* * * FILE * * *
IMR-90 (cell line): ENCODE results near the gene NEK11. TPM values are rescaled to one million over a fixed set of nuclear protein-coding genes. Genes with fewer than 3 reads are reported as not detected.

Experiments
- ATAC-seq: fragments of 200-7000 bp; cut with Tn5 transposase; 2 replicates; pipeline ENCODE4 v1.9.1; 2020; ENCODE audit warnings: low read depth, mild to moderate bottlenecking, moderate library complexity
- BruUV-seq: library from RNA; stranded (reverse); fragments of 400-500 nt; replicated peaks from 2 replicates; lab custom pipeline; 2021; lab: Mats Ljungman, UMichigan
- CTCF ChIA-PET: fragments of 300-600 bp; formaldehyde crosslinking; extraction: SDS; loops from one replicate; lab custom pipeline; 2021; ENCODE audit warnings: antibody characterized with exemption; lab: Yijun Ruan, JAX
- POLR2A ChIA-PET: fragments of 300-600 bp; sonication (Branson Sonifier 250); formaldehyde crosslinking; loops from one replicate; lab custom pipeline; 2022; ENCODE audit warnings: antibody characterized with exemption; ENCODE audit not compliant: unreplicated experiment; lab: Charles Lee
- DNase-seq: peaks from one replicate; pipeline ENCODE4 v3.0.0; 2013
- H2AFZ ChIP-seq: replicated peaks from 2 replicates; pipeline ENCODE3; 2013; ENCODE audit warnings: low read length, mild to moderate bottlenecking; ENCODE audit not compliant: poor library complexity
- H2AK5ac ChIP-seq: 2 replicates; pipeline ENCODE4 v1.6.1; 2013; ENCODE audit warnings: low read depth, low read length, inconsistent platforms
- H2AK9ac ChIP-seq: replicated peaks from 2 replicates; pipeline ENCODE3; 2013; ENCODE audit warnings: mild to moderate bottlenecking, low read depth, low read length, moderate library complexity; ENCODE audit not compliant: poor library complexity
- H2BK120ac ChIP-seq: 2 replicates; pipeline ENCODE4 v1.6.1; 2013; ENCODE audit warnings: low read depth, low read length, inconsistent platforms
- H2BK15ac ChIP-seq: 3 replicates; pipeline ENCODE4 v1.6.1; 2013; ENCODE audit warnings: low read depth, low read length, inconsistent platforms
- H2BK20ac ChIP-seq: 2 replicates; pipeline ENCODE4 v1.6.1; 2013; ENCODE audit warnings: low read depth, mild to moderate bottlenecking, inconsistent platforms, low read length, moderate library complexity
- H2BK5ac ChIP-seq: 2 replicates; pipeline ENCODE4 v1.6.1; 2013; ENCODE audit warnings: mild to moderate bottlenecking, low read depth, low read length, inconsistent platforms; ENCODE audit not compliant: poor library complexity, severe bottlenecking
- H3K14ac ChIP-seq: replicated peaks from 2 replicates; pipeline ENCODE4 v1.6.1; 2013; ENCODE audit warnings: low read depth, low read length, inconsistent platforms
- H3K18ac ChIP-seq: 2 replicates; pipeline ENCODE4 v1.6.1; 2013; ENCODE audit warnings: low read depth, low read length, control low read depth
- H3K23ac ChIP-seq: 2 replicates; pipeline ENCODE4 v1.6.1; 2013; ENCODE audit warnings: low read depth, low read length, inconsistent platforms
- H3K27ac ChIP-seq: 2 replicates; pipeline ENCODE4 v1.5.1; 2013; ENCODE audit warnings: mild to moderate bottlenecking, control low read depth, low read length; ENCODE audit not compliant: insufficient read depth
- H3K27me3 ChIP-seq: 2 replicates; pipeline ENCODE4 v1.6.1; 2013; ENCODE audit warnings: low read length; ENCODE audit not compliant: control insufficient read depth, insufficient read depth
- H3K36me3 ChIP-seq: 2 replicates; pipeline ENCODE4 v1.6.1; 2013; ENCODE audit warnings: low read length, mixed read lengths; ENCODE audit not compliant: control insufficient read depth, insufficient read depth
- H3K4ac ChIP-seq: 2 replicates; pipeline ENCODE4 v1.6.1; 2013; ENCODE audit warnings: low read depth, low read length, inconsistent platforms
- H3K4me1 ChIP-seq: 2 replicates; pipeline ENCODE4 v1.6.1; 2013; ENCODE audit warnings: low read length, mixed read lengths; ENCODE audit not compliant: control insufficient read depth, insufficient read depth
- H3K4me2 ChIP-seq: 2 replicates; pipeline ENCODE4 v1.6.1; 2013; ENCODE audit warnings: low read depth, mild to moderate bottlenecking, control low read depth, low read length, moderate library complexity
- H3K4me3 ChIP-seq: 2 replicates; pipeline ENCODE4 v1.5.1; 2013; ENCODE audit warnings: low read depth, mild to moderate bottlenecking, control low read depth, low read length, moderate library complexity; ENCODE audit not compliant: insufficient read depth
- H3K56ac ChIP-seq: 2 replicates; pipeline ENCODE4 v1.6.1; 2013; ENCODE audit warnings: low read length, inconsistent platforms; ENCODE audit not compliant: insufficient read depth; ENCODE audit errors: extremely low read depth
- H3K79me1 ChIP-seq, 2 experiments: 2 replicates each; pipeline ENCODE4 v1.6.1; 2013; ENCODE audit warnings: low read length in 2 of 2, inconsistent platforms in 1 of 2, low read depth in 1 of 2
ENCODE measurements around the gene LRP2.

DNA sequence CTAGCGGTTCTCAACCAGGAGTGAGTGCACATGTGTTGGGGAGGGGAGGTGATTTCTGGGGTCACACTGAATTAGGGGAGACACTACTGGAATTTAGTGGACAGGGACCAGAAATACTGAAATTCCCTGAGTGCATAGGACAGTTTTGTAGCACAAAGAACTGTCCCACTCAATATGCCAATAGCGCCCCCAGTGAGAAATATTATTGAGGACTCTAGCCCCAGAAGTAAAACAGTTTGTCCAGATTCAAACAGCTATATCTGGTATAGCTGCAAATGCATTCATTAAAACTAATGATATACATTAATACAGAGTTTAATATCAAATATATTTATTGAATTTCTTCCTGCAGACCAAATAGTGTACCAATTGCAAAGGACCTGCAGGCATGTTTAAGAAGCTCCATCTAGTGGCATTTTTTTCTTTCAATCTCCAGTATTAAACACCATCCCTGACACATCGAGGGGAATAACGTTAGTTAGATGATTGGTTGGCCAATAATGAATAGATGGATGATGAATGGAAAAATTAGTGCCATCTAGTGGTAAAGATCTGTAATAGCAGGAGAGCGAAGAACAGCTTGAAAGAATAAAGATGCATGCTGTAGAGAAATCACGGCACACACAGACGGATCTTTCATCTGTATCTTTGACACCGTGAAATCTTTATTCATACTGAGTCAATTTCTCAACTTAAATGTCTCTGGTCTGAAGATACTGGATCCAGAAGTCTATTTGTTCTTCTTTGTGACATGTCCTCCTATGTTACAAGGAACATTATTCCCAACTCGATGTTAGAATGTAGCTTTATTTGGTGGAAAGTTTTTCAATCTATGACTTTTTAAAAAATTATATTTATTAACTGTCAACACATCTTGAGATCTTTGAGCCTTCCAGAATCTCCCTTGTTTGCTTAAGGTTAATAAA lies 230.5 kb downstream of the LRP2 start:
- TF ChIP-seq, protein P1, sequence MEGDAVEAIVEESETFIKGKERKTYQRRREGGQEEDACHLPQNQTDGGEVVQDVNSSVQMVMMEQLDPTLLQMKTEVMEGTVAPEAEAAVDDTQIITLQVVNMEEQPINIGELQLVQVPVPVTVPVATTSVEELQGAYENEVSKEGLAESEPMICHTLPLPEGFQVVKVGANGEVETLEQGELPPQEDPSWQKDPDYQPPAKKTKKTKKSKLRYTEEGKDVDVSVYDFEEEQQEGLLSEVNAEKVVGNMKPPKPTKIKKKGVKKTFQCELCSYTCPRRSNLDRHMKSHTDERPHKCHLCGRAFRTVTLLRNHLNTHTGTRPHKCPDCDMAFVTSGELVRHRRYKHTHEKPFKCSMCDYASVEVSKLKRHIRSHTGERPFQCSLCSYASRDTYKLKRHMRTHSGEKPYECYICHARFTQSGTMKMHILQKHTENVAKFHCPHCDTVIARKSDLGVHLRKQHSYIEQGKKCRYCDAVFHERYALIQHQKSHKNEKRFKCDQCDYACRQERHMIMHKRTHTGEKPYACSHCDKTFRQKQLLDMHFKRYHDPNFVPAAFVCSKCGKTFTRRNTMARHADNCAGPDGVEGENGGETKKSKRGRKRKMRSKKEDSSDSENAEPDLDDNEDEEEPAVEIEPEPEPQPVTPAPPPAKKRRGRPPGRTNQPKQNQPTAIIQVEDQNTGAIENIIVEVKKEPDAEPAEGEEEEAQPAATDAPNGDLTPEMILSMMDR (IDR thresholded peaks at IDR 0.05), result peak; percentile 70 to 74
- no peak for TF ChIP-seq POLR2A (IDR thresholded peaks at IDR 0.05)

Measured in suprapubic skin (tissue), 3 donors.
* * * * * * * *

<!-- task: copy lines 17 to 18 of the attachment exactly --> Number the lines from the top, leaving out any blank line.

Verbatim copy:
- H3K23ac ChIP-seq: 2 replicates; pipeline ENCODE4 v1.6.1; 2013; ENCODE audit warnings: low read depth, low read length, inconsistent platforms
- H3K27ac ChIP-seq: 2 replicates; pipeline ENCODE4 v1.5.1; 2013; ENCODE audit warnings: mild to moderate bottlenecking, control low read depth, low read length; ENCODE audit not compliant: insufficient read depth